“I’m going to speak so differently after I hit The Big Time, because this southern drawl is just dragging me down”
I can’t say that in my life I have attended many shows solo. It’s okay to take in a movie by yourself but going to see a band is certainly more of a communal kind of thing. So it goes to show how much I like Bobby Bare Jr. as there I was in the city for work meetings when I noticed BBJ was playing a bar not too far away from where I was – I knew I couldn’t pass it up. So I paid admission had a couple of beers and was treated to an excellent set. Hell, I even had the chance to chat with Bobby a little bit after the show – I told him I drove in from London – he thought that seemed like a long drive.
Anyway, that was some time ago and I’m pretty excited to see he has a new record coming out on April 15, his first since 2010. Obviously BBJ will always get ink linking him to country royalty because of his famous father, but Bobby’s always been his own artist – and can pen a hook like it’s nobody’s business. One just has to check out the ultra-catchy “I’ll Be Around” or “Valentine” from his earlier records for proof – either of those songs will rumble around in your head for some time.
Sure Bobby is not afraid to display his country influences but his music has always reminded me of a fusion of Wilco and Beck, perhaps with some Replacements thrown in – albeit darker and often with more humour than the others. Add a little street busker and you have Bobby Bare Jr. There were even moments listening to “Undefeated” when I thought to myself – is this is the music John Lennon would be putting out if he was still with us?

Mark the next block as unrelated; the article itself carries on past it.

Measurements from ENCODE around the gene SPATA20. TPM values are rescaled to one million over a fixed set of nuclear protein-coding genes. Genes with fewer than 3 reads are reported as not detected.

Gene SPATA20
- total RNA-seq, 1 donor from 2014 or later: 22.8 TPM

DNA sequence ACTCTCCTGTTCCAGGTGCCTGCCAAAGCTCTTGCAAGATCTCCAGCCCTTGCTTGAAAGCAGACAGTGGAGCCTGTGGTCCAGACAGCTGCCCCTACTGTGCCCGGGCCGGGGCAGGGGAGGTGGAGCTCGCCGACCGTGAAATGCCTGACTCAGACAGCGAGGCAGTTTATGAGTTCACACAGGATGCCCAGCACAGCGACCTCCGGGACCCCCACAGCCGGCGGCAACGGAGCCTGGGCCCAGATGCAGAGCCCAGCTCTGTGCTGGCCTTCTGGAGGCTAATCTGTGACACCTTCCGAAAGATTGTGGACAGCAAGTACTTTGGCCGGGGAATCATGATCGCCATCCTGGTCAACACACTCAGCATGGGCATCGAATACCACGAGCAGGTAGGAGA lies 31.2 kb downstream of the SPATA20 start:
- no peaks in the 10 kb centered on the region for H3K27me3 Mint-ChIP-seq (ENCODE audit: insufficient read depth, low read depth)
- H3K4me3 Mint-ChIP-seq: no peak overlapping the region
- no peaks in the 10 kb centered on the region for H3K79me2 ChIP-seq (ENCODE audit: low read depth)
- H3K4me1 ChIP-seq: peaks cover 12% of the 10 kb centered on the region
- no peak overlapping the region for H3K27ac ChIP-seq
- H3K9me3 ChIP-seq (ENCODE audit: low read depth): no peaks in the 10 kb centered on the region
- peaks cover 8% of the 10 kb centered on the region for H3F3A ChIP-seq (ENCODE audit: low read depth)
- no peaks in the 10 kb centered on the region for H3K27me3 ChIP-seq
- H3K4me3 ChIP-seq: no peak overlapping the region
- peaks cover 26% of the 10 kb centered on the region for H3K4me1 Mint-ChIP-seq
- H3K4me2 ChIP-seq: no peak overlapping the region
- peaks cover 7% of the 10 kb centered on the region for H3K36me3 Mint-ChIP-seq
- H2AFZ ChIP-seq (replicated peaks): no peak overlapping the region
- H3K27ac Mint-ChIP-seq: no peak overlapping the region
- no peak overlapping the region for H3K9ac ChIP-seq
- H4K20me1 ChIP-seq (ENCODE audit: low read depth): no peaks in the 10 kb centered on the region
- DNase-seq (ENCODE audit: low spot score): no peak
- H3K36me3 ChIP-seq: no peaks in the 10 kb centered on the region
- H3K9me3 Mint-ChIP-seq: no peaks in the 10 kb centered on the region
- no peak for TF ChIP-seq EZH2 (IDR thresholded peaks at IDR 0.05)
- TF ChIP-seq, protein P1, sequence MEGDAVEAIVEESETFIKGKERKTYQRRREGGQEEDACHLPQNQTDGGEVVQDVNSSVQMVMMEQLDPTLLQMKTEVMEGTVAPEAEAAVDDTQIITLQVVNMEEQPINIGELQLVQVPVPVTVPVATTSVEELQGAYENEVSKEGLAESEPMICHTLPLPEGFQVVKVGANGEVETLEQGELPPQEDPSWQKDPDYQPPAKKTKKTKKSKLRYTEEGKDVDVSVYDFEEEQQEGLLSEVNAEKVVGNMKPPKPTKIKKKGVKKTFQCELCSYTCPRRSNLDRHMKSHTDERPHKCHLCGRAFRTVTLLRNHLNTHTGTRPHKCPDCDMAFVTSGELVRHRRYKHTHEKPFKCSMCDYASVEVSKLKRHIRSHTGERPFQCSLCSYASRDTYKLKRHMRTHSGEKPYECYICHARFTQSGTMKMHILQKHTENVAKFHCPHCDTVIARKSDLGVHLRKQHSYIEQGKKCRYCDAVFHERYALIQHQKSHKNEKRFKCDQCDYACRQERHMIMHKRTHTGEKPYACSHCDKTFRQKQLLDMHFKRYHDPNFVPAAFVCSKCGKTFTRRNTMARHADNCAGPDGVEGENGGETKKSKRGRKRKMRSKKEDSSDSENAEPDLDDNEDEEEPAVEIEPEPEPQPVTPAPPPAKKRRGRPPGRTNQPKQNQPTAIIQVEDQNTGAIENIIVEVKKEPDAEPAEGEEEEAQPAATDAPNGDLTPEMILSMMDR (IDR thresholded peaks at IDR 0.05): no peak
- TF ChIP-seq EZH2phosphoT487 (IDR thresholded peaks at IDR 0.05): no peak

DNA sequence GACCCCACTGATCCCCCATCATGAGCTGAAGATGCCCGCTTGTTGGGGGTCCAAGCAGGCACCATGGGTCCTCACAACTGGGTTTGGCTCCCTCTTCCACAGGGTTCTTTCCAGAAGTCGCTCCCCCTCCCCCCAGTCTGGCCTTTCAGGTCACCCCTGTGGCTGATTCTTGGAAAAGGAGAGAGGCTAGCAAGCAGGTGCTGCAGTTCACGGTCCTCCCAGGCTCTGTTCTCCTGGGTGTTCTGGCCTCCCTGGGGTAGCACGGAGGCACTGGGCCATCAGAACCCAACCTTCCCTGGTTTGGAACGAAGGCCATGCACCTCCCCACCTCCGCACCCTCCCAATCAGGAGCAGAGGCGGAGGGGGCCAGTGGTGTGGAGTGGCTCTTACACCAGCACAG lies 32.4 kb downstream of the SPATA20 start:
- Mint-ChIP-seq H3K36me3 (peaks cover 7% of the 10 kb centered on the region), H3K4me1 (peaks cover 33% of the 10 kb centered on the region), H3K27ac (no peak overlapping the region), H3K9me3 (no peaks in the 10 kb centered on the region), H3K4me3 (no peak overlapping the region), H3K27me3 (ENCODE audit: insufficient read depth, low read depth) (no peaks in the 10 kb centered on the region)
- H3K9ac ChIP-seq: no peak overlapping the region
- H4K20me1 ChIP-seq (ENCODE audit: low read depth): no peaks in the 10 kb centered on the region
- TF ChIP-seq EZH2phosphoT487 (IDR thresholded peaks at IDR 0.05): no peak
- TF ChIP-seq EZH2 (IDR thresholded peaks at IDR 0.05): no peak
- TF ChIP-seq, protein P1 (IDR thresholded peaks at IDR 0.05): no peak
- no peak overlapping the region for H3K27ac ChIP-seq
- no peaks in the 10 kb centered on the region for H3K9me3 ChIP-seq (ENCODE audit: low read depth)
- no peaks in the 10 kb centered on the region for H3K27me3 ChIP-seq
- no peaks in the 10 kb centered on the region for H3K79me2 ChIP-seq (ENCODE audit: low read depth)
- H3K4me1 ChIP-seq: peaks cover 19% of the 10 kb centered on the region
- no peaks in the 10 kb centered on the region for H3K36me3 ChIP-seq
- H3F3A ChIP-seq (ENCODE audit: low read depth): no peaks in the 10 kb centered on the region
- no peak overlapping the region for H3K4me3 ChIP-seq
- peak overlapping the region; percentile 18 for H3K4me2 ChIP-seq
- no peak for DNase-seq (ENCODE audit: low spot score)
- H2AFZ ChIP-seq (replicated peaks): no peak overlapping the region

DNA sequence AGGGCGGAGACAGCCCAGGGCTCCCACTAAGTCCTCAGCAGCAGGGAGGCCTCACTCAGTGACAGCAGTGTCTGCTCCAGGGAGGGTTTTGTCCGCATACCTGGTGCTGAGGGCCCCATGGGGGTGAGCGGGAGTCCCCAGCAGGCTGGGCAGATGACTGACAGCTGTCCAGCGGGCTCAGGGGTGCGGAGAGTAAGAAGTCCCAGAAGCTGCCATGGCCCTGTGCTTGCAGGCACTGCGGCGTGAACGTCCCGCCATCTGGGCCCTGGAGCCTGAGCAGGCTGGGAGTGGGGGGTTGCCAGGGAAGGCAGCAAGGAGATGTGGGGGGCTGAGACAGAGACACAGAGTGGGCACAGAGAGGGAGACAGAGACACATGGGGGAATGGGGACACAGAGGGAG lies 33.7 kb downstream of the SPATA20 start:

As usual BBJ’s studio personnel – The Young Criminals Starvation League, is top notch. Made up of Doni Schroader (formerly of …And You Will Know Us by the Trail of Dead) and Van Campbell (Black Diamond Heavies) on drums, Matt Rowland on keys, Carey Kotsionis on background vocals, Richie Kirkpatrick on guitars/bass, David Vandervelde on guitars/bass, Jordan Caress on bass/vocals and Michael “Grimey” Grimes on bass.
With “Undefeated” BBJ doesn’t stray too far from his usual formula, but this time the songwriting sounds more accomplished, more focused, or maybe even more mature. Still, the hooks are everywhere, scattered over the record, popping up in every song, planting themselves deep in the brain. Opener – “North of Alabama By Mornin’” is a bluesy, jangled, strut down to the crossroads. “Blame Everybody (But Yourself)” and “The Big Time” have the signature BBJ catchy happy horn or guitar and vocal worm and both of them have been stuck in my head for days now.
Bobby can break out the love too and he does with – “The Elegant Imposter”, “Don’t Wanna Know” and the title track “Undefeated” with its 50s doo-wop feel and fantastic guitar solo. “If She Cared” with Kotsionis’ on backing vocals (maybe my favourite track) – is brimming with Westerberg sweetness. “My Baby Took My Baby Away” co-written with Texas troubadour – Hayes Carll, is a ragtime, countrified “Dead Skunk in the Middle of the Road” and “As Forever Became Never Again” wouldn’t sound out of place on the Beatles White Album. Rocker – “Don’t Stand At The Stove” brings the album to a close with a cacophony of distorted guitars and Deep Purple-ish organ.
So there you have it. Once again BBJ puts out a consistently solid record, thankfully not forsaking his southern drawl but perfectly blending his pedigree and influences. Let’s hope this time he reaches The Big Time.
Photo: Joshua Black Wilkins